Choosing a major is hard enough, and getting bounced around the University from adviser to adviser only adds to the confusion.
The College of Liberal Arts has changed its advising program this fall to reduce commotion in new students’ lives. New-student advising communities within CLA are intended to aid University students during the most hectic time of the school year.
The communities, which are organized around groups of related majors, mark a fundamental change in advising, says CLA Dean Steve Rosenstone. He said flaws in the college’s old system provoked an analysis that led to the change.
“The basic idea of the old system worked well enough, but we asked advisers if there was anything we could do to make it more powerful,” Rosenstone said.
Prior to this fall, the advising program was too centralized — each student was assigned to a single adviser — so a more community-based approach was ushered in, said Duane Smith, an academic adviser with the Languages and Math Community.
The College of Liberal Arts is presently divided into seven new student communities: Languages and Math; Arts; Communications and Media; Natural Sciences; Psychological Sciences; Social Sciences; and Society and Culture. Additionally, the CLA Honors and Martin Luther King, Jr. communities remain intact.
In the past, students were assigned to both a pre-major and a major adviser. Rosenstone said coordinators wanted to avoid unneeded transferring and displacement of students.
“With the old system, students would establish a relationship with their adviser, then would be bounced to a different adviser. We want to reduce the number of stops a student has to make,” he said.
With continuity being a main goal of the new communities, the system dropped all upper- and lower-division distinctions, said Ruben Bellorin, CLA director of advising.
“Students will stay with the same advisers from entrance to graduation,” he said.
Every student community consists of an advising team which includes academic, peer, major and career advisors, as well as other students sharing the same academic interest.
Incoming freshmen were assigned to communities based on interest questionnaires filled out prior to orientation. The placements are not permanent. Students can still change their major or community at any time, Smith said.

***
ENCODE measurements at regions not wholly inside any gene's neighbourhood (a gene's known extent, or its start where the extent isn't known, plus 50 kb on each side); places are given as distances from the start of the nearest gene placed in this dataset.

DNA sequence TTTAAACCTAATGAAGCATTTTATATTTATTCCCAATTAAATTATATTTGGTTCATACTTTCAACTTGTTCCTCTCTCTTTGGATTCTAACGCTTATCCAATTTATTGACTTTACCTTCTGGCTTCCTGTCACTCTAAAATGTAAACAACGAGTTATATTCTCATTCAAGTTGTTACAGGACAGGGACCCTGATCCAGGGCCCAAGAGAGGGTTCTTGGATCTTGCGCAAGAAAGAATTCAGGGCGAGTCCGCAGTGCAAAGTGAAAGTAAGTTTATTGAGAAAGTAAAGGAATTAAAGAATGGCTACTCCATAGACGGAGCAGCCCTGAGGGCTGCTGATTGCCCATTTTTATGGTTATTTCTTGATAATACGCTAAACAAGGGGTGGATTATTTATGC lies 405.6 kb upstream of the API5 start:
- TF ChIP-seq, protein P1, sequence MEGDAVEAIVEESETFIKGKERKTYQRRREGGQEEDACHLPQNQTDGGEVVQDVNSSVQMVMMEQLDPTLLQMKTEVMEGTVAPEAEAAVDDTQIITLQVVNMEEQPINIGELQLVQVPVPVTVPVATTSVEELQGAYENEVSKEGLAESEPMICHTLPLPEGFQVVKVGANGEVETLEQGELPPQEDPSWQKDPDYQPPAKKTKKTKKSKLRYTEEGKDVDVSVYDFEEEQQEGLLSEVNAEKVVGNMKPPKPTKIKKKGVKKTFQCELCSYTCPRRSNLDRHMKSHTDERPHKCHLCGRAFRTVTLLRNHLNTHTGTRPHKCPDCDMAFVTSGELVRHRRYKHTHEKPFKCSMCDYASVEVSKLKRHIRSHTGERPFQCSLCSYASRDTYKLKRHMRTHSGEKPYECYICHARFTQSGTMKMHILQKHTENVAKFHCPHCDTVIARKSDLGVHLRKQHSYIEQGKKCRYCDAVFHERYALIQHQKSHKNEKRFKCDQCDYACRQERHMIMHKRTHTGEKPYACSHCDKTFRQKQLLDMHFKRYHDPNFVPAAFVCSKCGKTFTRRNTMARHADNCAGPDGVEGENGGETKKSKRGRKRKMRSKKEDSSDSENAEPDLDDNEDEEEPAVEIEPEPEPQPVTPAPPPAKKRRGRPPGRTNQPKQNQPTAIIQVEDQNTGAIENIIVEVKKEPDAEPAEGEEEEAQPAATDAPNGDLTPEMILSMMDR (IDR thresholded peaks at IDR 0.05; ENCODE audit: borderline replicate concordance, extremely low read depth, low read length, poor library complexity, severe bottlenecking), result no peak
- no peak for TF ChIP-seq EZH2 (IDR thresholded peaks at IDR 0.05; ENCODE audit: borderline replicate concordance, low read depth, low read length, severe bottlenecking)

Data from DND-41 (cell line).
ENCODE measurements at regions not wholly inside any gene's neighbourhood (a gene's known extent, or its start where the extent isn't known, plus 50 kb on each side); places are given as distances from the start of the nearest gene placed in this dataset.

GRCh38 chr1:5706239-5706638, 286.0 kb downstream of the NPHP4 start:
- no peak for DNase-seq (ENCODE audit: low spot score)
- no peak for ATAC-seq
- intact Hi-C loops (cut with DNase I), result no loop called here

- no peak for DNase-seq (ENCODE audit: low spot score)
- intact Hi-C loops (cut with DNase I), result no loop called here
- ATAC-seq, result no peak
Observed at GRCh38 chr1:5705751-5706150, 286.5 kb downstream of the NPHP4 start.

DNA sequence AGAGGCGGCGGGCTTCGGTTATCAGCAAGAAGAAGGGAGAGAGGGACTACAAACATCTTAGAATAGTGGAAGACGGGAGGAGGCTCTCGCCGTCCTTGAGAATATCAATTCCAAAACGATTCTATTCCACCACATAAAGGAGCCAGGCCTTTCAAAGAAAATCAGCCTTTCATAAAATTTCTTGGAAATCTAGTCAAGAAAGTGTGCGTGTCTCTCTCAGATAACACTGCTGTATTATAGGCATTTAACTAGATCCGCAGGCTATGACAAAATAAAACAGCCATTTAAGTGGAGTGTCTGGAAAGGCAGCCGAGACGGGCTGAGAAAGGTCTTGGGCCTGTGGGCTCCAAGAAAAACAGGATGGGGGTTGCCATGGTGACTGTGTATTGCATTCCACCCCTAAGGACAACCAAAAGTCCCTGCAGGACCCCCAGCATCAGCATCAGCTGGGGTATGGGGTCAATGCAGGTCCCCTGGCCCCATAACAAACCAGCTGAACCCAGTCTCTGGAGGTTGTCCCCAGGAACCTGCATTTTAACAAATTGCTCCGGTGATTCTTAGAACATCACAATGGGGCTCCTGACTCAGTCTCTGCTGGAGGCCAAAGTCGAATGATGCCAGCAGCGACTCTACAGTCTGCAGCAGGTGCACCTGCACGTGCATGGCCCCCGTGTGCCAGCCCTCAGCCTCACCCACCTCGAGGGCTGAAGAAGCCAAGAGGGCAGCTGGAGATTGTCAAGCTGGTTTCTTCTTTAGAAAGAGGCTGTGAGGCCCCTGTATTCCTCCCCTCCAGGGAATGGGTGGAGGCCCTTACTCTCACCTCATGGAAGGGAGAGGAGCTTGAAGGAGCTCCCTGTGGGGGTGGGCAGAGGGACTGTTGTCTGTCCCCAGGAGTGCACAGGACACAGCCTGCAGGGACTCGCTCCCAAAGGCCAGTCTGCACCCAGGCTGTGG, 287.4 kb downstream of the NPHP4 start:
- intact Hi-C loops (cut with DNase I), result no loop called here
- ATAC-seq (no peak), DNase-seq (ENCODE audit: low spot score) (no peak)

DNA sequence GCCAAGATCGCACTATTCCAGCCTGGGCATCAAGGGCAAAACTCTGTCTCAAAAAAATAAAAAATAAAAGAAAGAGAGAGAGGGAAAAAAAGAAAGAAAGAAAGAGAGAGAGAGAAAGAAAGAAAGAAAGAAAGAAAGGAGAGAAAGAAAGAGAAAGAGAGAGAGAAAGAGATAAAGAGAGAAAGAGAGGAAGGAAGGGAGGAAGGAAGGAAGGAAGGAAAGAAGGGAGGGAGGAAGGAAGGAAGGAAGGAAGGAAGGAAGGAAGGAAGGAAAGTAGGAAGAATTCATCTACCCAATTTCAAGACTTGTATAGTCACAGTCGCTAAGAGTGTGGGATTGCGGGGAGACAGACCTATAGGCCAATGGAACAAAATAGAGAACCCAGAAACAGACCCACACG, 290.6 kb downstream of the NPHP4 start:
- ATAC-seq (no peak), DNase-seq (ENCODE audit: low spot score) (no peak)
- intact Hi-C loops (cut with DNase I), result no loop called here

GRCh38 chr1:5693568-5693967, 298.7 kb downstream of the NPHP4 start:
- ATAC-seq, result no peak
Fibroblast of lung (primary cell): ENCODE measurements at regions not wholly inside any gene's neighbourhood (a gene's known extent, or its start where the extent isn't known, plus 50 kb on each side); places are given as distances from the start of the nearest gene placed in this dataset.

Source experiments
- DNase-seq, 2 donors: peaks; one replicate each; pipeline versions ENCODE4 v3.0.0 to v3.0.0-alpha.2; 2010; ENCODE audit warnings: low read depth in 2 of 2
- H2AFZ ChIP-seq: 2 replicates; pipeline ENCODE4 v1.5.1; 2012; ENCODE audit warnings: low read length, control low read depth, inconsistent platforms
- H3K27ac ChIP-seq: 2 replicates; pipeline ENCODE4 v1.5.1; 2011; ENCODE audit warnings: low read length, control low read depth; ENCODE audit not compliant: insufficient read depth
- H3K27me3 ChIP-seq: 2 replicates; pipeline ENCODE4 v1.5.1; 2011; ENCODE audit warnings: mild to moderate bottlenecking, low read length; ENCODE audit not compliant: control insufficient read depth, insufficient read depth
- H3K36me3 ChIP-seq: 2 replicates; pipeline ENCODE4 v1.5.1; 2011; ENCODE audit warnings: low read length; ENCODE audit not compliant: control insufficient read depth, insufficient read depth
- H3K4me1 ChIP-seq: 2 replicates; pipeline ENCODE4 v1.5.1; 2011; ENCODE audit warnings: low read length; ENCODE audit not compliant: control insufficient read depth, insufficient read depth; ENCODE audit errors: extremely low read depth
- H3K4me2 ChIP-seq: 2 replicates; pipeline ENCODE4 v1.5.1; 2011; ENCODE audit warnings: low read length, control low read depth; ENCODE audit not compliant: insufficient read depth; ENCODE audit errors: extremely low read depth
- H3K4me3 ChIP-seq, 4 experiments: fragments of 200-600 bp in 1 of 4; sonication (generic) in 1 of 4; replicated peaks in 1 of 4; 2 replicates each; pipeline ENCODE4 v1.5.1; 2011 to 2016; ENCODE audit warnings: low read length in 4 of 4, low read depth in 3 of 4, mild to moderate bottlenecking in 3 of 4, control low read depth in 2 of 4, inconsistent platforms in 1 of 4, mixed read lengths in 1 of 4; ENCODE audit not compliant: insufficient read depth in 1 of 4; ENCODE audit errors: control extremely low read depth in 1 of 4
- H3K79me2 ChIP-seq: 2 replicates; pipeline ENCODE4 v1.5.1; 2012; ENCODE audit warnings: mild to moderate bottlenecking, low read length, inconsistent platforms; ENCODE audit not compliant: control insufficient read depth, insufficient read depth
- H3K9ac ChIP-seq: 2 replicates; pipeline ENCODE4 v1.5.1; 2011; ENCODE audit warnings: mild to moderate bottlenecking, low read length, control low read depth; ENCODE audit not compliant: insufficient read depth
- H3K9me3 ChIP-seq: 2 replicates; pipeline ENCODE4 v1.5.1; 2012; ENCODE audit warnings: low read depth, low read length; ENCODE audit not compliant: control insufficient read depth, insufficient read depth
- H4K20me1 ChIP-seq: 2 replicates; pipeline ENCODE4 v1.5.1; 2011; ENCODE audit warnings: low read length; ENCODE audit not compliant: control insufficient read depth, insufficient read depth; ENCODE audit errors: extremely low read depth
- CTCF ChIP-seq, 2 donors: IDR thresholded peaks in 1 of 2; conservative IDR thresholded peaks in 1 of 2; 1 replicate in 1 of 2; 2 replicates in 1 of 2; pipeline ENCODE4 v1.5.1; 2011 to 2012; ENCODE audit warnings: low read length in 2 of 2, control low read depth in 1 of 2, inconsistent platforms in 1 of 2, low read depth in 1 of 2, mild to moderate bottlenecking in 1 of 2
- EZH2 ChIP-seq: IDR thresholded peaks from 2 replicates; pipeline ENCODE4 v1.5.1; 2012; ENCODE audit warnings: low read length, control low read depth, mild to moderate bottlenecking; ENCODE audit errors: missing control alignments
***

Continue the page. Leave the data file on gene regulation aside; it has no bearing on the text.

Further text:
Thao Huynh, a University freshman who was assigned to the Martin Luther King, Jr. community, said she thinks the questionnaires were effective. “I felt that they really put me in the right place,” Huynh said.
“The counselors laid everything out pretty well for me, and they did a good job of welcoming me. I know what I’m doing now,” said Huynh, who is leaning toward becoming a lawyer.
Other students are not as enthusiastic about the changes.
“It’s a real pain when you go to your counseling office, and they tell you it’s moved,” said sociology senior Dan Genrich. “It’s not that big of a hassle, but it’s typical of University runaround.”
Bellorin and other advisers are trying to change the attitudes of students who agree with Genrich.
“One of the goals of the new communities is to be more proactive with helping students,” Bellorin said.
The proactive approach includes routing students toward the honors program and keeping in close contact with transfer students and those on academic probation to ensure graduation, Smith said.
In addition to altering the way advising is handled, the new communities provide increased connections between academic and career advising.
The primary goal of the new system is to provide a more welcoming environment for students.
“We want students to be part of a community. They will be joining a neighborhood and will be part of something that is a more personal experience,” Rosenstone said.
“The new system was designed to benefit students, and so far, we have had positive feedback,” Bellorin said. “We have not seen the commotion we thought we might.”
Jessica Thompson welcomes comments at 627-4070 x3232.